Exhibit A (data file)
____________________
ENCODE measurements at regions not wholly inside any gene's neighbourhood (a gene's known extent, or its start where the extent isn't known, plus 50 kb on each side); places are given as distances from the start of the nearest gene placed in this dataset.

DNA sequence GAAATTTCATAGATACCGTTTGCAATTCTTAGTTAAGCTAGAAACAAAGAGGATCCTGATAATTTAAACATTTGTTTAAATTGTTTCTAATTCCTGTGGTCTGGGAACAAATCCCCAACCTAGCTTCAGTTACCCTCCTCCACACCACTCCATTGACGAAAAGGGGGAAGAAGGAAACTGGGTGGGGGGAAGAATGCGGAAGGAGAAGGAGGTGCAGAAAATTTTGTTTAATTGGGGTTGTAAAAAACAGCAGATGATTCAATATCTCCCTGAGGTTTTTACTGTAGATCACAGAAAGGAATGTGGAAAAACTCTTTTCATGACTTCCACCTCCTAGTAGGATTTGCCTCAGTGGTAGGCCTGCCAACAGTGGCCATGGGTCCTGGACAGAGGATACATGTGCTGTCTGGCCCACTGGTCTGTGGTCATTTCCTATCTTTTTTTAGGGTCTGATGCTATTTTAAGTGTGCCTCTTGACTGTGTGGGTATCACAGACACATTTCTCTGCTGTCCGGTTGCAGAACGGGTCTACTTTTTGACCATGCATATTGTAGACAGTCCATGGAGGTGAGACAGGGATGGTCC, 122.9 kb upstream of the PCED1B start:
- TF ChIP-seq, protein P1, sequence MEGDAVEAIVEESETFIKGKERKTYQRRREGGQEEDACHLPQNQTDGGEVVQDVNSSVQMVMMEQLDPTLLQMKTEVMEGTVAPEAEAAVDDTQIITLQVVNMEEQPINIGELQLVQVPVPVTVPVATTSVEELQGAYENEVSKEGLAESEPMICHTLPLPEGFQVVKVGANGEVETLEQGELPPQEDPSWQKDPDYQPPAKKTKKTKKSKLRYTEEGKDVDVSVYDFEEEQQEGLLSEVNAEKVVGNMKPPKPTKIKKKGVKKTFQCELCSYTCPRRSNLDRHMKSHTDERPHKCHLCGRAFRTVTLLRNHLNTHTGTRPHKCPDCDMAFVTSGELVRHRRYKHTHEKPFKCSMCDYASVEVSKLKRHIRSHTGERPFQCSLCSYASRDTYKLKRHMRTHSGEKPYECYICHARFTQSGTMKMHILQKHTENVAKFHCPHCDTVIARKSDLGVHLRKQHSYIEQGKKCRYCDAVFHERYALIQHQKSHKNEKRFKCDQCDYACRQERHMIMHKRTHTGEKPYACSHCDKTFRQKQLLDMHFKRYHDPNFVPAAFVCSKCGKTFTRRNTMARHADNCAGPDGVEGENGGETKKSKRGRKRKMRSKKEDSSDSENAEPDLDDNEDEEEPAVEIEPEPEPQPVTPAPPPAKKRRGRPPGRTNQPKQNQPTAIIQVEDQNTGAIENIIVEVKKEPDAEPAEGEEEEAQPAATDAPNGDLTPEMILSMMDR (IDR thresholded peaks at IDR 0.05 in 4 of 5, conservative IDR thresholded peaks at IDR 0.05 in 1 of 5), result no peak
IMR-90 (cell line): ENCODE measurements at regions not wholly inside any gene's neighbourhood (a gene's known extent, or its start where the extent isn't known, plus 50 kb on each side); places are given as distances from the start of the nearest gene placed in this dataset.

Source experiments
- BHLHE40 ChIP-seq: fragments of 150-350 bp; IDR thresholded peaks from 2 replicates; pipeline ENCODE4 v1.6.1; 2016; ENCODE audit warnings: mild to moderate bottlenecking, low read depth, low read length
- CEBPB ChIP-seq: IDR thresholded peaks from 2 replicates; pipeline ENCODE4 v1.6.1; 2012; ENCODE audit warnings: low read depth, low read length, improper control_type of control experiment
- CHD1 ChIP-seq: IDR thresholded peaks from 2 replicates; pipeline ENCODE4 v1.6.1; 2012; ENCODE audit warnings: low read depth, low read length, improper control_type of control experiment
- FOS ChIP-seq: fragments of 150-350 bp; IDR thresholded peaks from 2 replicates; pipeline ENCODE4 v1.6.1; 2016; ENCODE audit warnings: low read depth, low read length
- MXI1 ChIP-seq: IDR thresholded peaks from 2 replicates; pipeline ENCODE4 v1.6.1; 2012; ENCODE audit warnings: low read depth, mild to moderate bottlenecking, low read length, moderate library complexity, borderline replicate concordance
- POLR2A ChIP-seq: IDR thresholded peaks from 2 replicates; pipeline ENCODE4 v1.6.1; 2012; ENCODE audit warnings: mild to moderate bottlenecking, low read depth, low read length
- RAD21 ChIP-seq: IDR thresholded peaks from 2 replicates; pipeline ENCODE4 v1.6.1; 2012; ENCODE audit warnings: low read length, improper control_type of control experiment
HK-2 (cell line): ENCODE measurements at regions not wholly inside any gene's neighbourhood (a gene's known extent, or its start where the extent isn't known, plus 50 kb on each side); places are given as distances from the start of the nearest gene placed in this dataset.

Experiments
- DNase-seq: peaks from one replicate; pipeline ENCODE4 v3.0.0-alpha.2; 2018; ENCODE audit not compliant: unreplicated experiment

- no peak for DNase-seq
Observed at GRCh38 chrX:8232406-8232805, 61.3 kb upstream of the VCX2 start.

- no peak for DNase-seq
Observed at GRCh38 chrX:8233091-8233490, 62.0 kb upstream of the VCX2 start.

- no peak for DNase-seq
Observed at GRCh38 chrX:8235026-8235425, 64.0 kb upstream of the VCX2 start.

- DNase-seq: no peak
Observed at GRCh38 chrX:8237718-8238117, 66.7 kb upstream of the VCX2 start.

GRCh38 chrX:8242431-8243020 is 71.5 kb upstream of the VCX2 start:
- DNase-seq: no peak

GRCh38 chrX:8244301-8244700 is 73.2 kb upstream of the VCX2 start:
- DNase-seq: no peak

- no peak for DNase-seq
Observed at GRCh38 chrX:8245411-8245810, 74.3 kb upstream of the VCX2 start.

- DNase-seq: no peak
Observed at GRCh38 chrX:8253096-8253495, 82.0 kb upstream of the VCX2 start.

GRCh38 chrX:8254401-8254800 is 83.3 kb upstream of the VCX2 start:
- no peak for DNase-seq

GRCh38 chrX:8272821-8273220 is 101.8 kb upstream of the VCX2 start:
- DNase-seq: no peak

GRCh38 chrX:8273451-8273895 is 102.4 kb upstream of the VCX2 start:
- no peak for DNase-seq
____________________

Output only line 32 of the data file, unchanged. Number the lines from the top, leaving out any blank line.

GRCh38 chrX:8254401-8254800 is 83.3 kb upstream of the VCX2 start: